TranSelkirks 5 Day Stage Race

The slogan for the race is 'Run Wild In Canada' and there is nothing misleading about that. The TranSelkirks 5 day stage race is in it's second year running and is a part of the international TransRockies Race series.

TranSelkirks features 5 days covering 100 miles of trail and over 10,000m of elevation gain (that's 2000 more meters than an ascent of Everest, incase you were curious). Each of the stages takes place on entirely different trails from the day before and this year the race was fortunate to feature 2 days within Revelstoke National Park, making it the first race to ever access this area. 

Like any goal race there are months and months of preparation required and as usual both anticipated and unanticipated events occurred. The most influential and most unanticipated event was changing plans from entering as a Women's team with Katrina and I racing together, to accommodating for injury and a smart recovery plan. Early August Katrina experienced a fall that led to an injury and her long term recovery took top priority over challenging her recovery with this race. (Ps. She is fully recovered and back to running!! A+ Recovery!)

So, there you have it. Just before the race it was decided I would enter the Solo Women’s Category. Because it was 5 days and 100 miles, I could probably say a lot here, so instead I am going to break it up by day and outline my approach to race week.

Photo By:  Bruno Long

Photo By: Bruno Long

Pre-Race Week

This week was all about preparation. I like to be prepared. I packed 5 different bags, each one containing what I would need for that day of the race. This included all clothes for the day, fuel, and a fresh set of first aid supplies.

Throughout the week leading up to the race I focused on eating well, sleeping 8 hours per night, and hydrating. I started drinking more about 3 days prior, as I often likely am not as hydrated as I should be during a typical work week.

STAGE 1 - Mt Mackenzie, 33km, 2100m

The smoke cleared just in time for the start of the race and we were so fortunate to get amazing views as we climbed up to the top of the mountain, and the whole way back down! Being that it was day 1 I used this day to settle in and ran fairly safe. I took the climb at a moderate pace and was definitely keeping in mind that I had my highest volume and climbing week ever coming over the next 4 days. Looking back, I should have raced harder on this day and trusted the training to know I would survive and succeed over the next 4 days. This is often what I find myself learning when I take on new challenges, which I guess overall is a good lesson. But one day I hope to wish I had held back more. (Maybe this is foreshadowing for WAM 100km this week!).

The views were stunning, so beautiful in fact that at the end I remember thinking and probably saying, what if I am completely content now? Do I still have to do the next 4 days?

Out of day 1 my feet were in great shape, no chafing issues anywhere, and I felt great about the time I made up on the downhill.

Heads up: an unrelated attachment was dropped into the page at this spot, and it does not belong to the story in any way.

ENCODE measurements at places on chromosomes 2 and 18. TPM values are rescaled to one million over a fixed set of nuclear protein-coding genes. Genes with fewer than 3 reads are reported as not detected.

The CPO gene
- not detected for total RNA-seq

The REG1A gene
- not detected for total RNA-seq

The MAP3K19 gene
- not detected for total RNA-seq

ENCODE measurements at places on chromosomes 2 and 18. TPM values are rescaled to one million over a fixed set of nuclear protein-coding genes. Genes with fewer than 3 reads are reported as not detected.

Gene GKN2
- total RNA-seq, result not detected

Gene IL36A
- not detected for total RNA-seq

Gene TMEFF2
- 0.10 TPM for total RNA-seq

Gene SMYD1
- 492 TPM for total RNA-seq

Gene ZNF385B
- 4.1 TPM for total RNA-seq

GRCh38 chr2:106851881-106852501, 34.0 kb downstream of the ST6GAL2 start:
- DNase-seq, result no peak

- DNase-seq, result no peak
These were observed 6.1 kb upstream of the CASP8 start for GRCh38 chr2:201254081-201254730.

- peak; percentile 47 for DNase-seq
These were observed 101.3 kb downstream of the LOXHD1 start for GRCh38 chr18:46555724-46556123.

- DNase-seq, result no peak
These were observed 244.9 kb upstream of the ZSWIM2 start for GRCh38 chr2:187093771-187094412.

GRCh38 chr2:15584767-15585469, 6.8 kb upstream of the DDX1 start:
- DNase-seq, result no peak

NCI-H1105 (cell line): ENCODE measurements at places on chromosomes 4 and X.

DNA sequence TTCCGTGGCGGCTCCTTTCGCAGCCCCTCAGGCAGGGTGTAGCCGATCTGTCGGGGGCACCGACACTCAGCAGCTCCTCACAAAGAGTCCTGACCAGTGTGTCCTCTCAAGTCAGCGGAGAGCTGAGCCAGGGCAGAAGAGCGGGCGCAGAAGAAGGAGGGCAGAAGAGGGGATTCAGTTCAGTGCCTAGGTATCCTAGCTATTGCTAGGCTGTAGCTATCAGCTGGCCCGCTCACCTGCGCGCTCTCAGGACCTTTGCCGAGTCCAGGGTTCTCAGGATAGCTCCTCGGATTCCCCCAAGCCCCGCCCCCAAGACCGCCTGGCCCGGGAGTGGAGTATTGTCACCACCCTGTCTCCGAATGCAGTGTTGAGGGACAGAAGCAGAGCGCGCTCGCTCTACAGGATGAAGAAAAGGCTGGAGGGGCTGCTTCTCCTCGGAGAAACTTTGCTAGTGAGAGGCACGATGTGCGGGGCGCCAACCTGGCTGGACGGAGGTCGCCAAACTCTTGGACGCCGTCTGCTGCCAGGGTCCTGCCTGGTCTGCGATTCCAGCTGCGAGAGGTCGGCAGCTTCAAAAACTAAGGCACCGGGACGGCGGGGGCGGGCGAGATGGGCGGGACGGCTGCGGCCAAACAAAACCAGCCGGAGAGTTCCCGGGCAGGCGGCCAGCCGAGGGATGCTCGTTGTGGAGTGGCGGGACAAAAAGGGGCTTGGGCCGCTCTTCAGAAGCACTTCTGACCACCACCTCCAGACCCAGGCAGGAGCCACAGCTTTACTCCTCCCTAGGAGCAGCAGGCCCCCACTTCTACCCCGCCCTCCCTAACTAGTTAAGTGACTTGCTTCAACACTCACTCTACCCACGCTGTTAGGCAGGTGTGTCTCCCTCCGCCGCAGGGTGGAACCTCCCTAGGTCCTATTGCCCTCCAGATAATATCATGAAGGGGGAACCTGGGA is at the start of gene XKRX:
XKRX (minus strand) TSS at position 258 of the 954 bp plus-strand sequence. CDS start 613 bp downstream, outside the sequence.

I placed 3rd for females in the 5 day solo and stuck to my hydration and fuelling plans (outlined below).

STAGE 2 - Mt MacPherson, 31km, 1100m

This day I felt like I was running in Squamish, BC. I felt so at home on these flowy mountain bike trails. This route winded around a great park filled with dense forest and beautiful single track. I started off the 2nd day a little stronger, hitting a pretty quick pace before settling in. Honestly, this was a bit of a competitive strategy to see if I could push the woman in 2nd to run maybe faster than she wanted to in order to stay ahead. She was an incredibly friendly and lovely person to race with, but I knew she would be determined to stay in front of me, so I kept myself in her view for a few kilometers to put some pressure on. Then I caught my groove and held steady. On day 2 I mentally struggled a bit with holding 3rd, because I truly did want to take 2nd and push forward, but I still had a nervous approach to really racing so early on in the 5 days. I wanted to make sure I could be successful in completing the event and found myself thinking I would just go slow, take it safe, and deal with maybe not doing as well as I wanted to. These are the thoughts that can easily become too familiar in a race. I finished 2 minutes behind the 2nd place female, and instantly felt a complete mental shift towards my effort. I was running hard and I was doing good work. What I do is enough, and I would remember that for the next 3 days.

I finished 3rd overall for females in the 5 day solo division and because it was a shorter day I grabbed a Latte from Dose (YUM!) and went for an ice bath in the river.

STAGE 3: Mt. Cartier, 38km, 2350m (The big day!…but really its almost the same as day 1)

This day was my FAVOURITE! This day started off with a descent from the resort and a road run for a few kilometers to reach the trail head (this is not why it was my favourite). From the trail head we went up. Up. Up. Up. Seriously, we climbed up on mainly non-runnable terrain (in my opinion) for 15km or more. That is a long time to climb, and a lot of vert to cover! But the top appeared, well not really because it was completed fogged in and I actually had to call out to find the aid station. The climb was steep and went up through beautiful lush green forests with soft pine based single track, and had all the good roots and rocks to make for a technical but fun lunge-walk up. Once we were above the tree line the trail ran along ridges (ok hiked along) up through meadow side trails, and over some epic ridges. The rain came in and so of course we took in the views from a true PNW view point, grey closed and zero visibility. But again on day 3 I felt truly at home.